Cloud Cover

Last time, we discussed thunderstorms, and our drummer's previous post was about the nature of language and music.  This week, your assignment is to transcribe one.  Listen to the language of the clouds.  Put down their passion on paper in ink, and hear a different language, one expressed in electron streams and water vapor.  A sample will be provided at the end.  You will be graded.

Thunderbolts and lightning: very, very frightening...

   While we're on the subject of cloud cover, let's discuss another kind of translation: the musical cover.  There are many ways to express you admiration of another artist, but one of the most effective–and difficult–ways to do this is to fully recreate another musician's song.  Many bands exist entirely to cover other artists' songs, from the humble bar band faithfully playing versions of (what they hope) are their audience's favorite pieces, to the tribute band carefully recreating, note-for-note, inflection-for-inflection, a single band's canon, right down to their outfits.  Even artists that subsist on their own songcrafting will pay their own small tribute, from time to time, to people they feel help shaped their own personal musical language.  

    One way to do this is to reinterpret another song completely.  You can change the musical style: turning a death metal ear-ripper into a light string quartet or a jazz ballad into a reggae jam.  You can change the tempo, the instrumentation, your vocal timbre.  Rearrange the structure, add a guitar solo or take it out and give it to your french horn player.  Some of the best of these kinds of covers can redefine the songs in ways that are hard to describe.  What would you say differentiates Jeff Buckley's Hallelujah from Leonard Cohen's original?  The differences can be difficult to categorize, but they are almost not the same song.  Buckley's version completely redefined that song to the point where you almost can't find a cover of Hallelujah done in the past 20 years since Buckley's death that doesn't owe more to his version than Cohen's.  Have you heard Tom Wait's Jersey Girl?  I would be willing to wager you heard Bruce Springsteen's before you heard Tom's original, if you heard it at all.  Or perhaps I've misjudged my audience.  My apologies.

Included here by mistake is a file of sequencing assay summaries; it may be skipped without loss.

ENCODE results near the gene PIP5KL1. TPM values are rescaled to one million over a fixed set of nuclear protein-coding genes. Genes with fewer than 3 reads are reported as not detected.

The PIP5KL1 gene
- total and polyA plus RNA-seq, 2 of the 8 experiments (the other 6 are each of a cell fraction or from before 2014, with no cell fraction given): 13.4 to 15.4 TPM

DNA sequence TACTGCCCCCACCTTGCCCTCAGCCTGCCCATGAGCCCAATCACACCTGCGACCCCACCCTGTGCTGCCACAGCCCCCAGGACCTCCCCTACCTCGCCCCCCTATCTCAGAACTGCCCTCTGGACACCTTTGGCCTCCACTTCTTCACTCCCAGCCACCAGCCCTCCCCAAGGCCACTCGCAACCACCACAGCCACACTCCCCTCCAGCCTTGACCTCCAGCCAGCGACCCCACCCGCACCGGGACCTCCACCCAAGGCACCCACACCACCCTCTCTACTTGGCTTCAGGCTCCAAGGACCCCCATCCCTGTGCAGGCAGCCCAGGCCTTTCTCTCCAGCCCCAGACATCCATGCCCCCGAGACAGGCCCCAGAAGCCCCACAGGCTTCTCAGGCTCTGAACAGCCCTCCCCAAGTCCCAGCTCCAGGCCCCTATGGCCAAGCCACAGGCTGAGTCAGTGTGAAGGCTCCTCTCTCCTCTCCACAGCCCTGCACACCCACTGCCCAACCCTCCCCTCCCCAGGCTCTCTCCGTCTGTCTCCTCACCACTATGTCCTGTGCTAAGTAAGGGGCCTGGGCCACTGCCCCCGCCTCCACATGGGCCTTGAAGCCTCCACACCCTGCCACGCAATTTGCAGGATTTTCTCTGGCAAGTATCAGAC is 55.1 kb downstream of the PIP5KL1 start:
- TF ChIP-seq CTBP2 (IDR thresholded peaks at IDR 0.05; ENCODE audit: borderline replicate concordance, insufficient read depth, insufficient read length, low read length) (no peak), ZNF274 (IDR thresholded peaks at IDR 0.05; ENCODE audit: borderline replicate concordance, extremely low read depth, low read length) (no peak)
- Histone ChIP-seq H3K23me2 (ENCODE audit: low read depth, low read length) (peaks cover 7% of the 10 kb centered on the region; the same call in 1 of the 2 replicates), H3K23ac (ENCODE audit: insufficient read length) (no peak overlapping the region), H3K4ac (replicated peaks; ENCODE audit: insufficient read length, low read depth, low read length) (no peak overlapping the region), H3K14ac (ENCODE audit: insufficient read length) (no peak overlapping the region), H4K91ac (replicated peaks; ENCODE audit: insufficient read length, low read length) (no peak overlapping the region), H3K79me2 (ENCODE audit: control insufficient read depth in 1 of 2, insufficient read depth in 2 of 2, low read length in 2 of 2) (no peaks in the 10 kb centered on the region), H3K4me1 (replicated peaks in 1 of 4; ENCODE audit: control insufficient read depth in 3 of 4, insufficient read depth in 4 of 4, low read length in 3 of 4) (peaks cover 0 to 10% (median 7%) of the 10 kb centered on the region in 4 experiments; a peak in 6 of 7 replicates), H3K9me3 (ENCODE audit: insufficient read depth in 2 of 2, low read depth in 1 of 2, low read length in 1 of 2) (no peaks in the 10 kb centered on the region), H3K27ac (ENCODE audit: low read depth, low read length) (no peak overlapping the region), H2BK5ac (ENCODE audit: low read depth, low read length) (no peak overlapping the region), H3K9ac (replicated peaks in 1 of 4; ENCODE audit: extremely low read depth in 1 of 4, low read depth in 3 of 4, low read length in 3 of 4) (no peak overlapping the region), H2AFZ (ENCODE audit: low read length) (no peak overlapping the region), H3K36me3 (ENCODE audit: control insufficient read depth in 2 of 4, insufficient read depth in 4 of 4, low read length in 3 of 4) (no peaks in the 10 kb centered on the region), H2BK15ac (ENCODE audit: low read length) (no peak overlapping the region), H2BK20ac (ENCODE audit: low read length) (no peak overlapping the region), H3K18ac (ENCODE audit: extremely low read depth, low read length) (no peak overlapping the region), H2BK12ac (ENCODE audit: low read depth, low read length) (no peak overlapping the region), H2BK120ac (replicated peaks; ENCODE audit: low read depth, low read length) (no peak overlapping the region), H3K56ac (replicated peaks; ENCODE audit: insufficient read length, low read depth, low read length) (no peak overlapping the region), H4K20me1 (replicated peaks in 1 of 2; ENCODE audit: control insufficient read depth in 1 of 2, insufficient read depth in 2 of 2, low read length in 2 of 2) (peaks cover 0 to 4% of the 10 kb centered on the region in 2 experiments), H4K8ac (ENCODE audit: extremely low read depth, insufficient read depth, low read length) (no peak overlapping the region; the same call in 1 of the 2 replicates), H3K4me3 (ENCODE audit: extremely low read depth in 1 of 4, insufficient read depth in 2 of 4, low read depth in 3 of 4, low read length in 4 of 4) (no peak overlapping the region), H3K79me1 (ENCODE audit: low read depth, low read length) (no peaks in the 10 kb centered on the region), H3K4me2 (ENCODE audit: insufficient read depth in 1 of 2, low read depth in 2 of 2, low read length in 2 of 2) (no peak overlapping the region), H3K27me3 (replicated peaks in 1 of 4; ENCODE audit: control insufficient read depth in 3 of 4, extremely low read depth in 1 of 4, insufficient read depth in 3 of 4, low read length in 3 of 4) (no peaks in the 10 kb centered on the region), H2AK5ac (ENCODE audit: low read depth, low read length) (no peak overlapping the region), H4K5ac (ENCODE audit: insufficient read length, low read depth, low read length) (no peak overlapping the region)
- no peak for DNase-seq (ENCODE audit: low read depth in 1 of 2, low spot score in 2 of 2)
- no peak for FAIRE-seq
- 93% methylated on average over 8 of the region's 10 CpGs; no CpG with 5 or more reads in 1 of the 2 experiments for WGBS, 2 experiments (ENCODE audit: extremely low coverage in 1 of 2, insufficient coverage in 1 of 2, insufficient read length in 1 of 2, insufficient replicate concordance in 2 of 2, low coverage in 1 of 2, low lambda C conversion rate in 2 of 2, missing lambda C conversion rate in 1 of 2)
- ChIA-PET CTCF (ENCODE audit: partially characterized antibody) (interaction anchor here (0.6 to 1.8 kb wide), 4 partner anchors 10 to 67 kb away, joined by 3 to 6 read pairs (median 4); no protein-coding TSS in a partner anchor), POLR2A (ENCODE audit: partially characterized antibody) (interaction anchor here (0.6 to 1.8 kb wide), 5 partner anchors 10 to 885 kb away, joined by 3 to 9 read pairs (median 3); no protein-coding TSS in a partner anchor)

I heard there was a secret chord...

The other way you can cover a song is to recreate the song, as best as instrumentation and vocal range allow, as faithfully as possible.  This poses a difficult and entirely different challenge.  Rather than be yourself to the limits, you ask yourself to entirely become another person.  You take yourself away from your musical soul, your experience, and everything that has led to you being you, and you travel backwards in time to become the artist that you–and countless others like you–admire, whose songs you would shout along with the second your favorite tune came on the radio.  Long car rides with your family, singing the chorus high-pitched and out of tune along with your dad while your mother looked on, disapproving at her child being taught bawdy lyrics and smiling at the unrestrained display of joy at the same time.  You take on that band's aspect like an Orisha: you sing the notes pitch perfect (hard won from hours of practicing getting the harmony and accents just right), you play the solo like you wrote it in the first place, then you ascend and become one with your ancestors.  When you delve deep and give another's song all you got, you become something more, if only briefly.  

   Consider that when taking another musicians work into your hands, and try to ascend on high, into the clouds.  Don't forget to transcribe your homework.


     Oh, and happy birthday, Dad.

-Jannus Blackseed (Bass)